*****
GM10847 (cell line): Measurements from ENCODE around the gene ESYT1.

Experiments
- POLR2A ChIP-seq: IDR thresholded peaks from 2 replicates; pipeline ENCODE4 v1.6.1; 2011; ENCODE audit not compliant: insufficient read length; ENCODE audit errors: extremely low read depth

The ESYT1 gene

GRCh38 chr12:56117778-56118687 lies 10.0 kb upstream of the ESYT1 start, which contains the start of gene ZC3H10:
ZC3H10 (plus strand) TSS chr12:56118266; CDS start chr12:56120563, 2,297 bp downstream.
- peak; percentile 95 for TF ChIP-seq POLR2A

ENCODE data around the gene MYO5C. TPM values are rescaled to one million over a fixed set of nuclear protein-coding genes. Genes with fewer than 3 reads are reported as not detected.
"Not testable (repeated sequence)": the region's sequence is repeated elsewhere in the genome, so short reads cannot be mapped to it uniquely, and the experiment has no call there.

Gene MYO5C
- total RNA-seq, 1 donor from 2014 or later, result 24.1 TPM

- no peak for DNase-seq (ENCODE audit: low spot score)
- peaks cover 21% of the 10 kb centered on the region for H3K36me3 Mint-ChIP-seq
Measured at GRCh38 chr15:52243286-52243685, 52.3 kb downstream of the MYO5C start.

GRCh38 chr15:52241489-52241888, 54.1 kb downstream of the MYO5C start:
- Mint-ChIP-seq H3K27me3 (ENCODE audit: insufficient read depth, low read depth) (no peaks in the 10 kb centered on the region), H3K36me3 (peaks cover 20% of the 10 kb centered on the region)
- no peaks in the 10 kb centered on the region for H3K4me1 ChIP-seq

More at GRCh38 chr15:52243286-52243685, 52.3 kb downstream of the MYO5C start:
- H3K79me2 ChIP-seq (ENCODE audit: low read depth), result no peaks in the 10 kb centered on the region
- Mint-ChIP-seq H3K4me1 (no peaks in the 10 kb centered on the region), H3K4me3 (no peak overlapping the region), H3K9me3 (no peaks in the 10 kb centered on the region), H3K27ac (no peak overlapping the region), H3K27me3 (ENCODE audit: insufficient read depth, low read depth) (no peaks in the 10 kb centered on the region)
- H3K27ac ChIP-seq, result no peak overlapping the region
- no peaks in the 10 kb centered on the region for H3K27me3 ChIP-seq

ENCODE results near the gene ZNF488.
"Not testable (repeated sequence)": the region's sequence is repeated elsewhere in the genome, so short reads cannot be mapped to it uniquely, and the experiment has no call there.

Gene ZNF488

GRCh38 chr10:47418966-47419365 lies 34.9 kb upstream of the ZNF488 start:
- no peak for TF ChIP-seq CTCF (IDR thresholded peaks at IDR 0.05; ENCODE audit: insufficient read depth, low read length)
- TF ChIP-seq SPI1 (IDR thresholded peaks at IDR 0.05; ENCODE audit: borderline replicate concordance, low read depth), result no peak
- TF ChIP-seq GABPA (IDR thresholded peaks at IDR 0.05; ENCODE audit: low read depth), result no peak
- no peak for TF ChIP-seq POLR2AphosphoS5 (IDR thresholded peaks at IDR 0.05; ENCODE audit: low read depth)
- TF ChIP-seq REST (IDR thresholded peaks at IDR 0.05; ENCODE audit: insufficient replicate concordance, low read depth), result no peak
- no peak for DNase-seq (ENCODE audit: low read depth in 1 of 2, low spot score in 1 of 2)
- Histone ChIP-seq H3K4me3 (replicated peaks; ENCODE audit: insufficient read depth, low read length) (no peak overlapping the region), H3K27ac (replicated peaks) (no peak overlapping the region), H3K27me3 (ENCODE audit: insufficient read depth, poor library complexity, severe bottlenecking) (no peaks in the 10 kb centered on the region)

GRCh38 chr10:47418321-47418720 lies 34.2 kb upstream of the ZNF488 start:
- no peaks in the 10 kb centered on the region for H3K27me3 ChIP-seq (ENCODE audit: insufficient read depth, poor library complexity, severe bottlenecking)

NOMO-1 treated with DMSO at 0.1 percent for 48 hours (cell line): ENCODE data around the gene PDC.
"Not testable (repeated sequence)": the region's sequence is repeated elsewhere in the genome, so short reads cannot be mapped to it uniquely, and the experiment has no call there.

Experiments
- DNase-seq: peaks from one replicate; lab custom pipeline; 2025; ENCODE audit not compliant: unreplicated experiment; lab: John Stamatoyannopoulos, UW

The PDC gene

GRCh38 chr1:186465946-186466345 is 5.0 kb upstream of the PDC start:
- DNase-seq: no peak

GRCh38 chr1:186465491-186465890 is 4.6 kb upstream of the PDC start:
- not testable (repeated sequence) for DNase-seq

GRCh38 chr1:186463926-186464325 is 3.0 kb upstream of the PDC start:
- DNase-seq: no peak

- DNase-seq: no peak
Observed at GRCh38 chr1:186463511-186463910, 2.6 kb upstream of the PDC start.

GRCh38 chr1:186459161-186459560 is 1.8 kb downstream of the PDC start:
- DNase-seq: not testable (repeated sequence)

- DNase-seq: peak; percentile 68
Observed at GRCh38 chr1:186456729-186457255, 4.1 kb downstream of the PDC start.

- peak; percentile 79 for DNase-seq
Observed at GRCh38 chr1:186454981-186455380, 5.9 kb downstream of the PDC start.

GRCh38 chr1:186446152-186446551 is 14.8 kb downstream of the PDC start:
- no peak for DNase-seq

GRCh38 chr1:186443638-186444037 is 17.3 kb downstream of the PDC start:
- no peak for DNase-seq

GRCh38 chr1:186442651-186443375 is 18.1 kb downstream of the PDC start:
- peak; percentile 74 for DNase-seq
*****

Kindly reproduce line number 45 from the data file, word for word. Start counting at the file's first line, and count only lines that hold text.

GRCh38 chr1:186463926-186464325 is 3.0 kb upstream of the PDC start: